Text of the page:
BWW Reviews: Danny Kaye Returns to Arlington
"If Danny Kaye had not been born," a Hollywood writer once observed, "no one could possibly have invented him. It would have been stretching credibility far past the breaking point". Those words begin almost every biography of the legendary Danny Kaye and they are fitting. Kaye may not have been as popular as Fred Astaire or Gene Kelly, or may have been the person to get when Donald O'Connor wasn't available, but Kaye left a legacy on entertainment. You can narrow down to a handful of influential artists whose legacy is still being found in modern day entertainers. You can see pieces of Kaye in early Robin Williams, or Will Ferrell in his Saturday Night Live days. Kaye took the "song and dance" man routine and went one step further - the patter song and the foppish mannerisms that made his style unique.
Kaye, who died in 1987, may live on in yearly television broadcasts of White Christmas, but that is just one mark on a long career that spanned Broadway, Hollywood, television, radio, and live performances. For most audiences, they remember Kaye singing with Bing Crosby or dancing with Vera-Ellen in the perennial holiday musical, but for entertainer Brian Childers, he embodies Kaye every chance he gets.
What started out as a play written by Kaye's former publicist, Bob McElwaine, became a career defining role. Childers famously portrayed Kaye in TACT's 2001 production of Danny and Sylvia: A Musical Love Story and would not only go on to win the Helen Hayes Awards for Outstanding Lead Actor in a Musical, but would go on to become one of the country's foremost Kaye portrayers, if not the best.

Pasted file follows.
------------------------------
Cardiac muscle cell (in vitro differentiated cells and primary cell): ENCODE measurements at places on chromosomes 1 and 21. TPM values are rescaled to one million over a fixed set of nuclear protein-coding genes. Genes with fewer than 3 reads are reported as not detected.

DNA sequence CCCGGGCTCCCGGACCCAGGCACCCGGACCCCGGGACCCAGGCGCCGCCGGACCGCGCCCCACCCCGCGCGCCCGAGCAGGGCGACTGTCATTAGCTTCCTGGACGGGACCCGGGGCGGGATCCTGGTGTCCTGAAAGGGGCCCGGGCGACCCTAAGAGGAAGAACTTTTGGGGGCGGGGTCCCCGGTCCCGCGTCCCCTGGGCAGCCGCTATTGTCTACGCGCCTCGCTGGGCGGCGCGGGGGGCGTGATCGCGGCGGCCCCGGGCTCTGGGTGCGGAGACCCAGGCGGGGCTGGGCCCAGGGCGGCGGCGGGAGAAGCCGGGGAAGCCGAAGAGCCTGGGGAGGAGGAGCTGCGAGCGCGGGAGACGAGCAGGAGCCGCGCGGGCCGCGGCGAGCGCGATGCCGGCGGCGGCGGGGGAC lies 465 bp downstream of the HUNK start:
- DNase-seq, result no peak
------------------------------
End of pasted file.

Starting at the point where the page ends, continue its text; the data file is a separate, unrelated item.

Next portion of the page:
Now, 13 years later, after an Off-Broadway run of Danny and Sylvia, a performance at the Hollywood Bowl and countless other appearances, Childers, or should I say Danny Kaye is back at the place where it all began, and sadly, for the last time, as TACT announced this week that the upcoming season would be its last.
This time around, Danny is sans Sylvia, and is telling a retrospective life story. Under the supervisor of expert director Stephen Nachamie (Olney's A Chorus Line), Childers breathes new life into a familiar friend. After performing the same role for 13 years in various incarnations, you could get stale, but Childers doesn't. Childers, although physically doesn't really resemble Kaye, he has his mannerisms and unique style down solid. You actually forget that an actor is playing the legend. Childers has every aspect of Kaye down, and not in caricature. There is a fine line when playing a famous person, and a famous person who is known for a certain style. Few performers have accomplished this. In the recent string of Hollywood biopics few actors (including some who have won Oscars for their performances) have been able to embody a soul like Childers has. He becomes Kaye. He is Kaye. After 13 years of playing him, he truly has gotten better with age.
Childers of course performs many of Kaye's signature patter-songs, "Tschaikowsky (and Other Russians)", "Minnie The Moocher", "The Gypsy Drinking Song". And he does so oh so effortlessly. But what was the most remarkable part of the evening was when he toned it down and gave us a glimpse of Kaye's softer side, including his heartfelt medley from White Christmas, including the title song and "Count Your Blessings". But the best performance in an evening of great performances was his finale, "Anywhere I Wander". It was such a subtle and beautiful way to end an immensely entertaining evening.
Childers, working with Director Nachamie has created a wonderfully entertaining evening in an intimate cabaret setting and accompanied by musical director / Bing Crosby stand-in, Jeffrey Biering. Together Childers and Biering duet on "Sisters" and they have some playful banter throughout the evening.
An Evening With Danny Kaye plays through August 16, 2014 at Gunston Theatre Two in Arlington. For tickets you can call The American Century Theater box office at (703) 998-4555 or purchase them online.
Photo Credits: Johannes Markus